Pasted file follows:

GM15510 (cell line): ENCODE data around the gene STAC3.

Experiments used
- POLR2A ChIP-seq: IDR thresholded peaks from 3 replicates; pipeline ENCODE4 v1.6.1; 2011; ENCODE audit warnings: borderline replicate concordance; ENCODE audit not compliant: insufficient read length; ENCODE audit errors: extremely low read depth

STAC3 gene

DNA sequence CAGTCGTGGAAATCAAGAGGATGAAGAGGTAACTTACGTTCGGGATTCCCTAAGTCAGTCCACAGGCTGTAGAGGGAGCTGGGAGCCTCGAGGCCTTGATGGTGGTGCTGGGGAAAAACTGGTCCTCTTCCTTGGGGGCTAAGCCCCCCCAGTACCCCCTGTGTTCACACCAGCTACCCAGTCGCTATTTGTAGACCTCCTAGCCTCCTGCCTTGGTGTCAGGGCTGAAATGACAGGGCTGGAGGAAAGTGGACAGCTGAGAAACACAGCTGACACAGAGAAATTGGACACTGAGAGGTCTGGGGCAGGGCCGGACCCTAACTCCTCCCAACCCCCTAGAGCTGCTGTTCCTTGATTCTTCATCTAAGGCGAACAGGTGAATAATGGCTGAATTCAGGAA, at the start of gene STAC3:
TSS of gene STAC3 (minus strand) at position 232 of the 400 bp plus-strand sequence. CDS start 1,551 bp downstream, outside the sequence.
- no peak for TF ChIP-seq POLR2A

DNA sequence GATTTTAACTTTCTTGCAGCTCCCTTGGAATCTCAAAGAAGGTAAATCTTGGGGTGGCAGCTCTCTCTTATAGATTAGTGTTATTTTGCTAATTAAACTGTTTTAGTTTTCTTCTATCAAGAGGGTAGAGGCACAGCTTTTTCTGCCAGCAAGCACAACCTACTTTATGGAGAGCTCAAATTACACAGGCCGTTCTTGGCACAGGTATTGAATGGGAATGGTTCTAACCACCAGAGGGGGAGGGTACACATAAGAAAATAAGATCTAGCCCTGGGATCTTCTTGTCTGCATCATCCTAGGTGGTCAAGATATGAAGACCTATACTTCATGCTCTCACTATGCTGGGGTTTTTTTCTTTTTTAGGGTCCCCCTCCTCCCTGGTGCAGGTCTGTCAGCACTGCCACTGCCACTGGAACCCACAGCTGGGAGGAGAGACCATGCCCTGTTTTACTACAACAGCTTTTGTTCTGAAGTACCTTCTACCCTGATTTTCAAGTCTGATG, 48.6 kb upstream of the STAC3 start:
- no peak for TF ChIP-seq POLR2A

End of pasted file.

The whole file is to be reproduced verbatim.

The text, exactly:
GM15510 (cell line): ENCODE data around the gene STAC3.

Experiments used
- POLR2A ChIP-seq: IDR thresholded peaks from 3 replicates; pipeline ENCODE4 v1.6.1; 2011; ENCODE audit warnings: borderline replicate concordance; ENCODE audit not compliant: insufficient read length; ENCODE audit errors: extremely low read depth

STAC3 gene

DNA sequence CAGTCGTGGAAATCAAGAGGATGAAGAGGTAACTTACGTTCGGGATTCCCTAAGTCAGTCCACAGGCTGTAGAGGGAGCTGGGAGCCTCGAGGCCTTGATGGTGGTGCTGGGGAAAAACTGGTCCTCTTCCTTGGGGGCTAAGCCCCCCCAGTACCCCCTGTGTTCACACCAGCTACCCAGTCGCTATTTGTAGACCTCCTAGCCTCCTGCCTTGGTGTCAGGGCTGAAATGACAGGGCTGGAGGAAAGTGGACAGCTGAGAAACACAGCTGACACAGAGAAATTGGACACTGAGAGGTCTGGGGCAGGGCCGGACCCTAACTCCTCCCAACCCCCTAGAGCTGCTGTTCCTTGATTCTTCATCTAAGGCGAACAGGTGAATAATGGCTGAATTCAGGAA, at the start of gene STAC3:
TSS of gene STAC3 (minus strand) at position 232 of the 400 bp plus-strand sequence. CDS start 1,551 bp downstream, outside the sequence.
- no peak for TF ChIP-seq POLR2A

DNA sequence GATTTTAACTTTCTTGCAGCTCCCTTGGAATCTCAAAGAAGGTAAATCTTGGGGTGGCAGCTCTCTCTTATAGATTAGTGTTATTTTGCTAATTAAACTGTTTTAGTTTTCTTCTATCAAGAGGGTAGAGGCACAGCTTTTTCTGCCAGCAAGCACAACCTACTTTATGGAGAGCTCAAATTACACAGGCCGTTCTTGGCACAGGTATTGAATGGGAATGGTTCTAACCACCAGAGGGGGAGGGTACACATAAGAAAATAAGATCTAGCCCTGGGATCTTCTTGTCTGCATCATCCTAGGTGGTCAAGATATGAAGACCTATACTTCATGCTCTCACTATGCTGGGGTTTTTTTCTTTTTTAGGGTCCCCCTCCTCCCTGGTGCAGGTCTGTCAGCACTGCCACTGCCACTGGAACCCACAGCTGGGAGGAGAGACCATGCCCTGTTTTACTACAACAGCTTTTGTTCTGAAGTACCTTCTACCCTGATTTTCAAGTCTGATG, 48.6 kb upstream of the STAC3 start:
- no peak for TF ChIP-seq POLR2A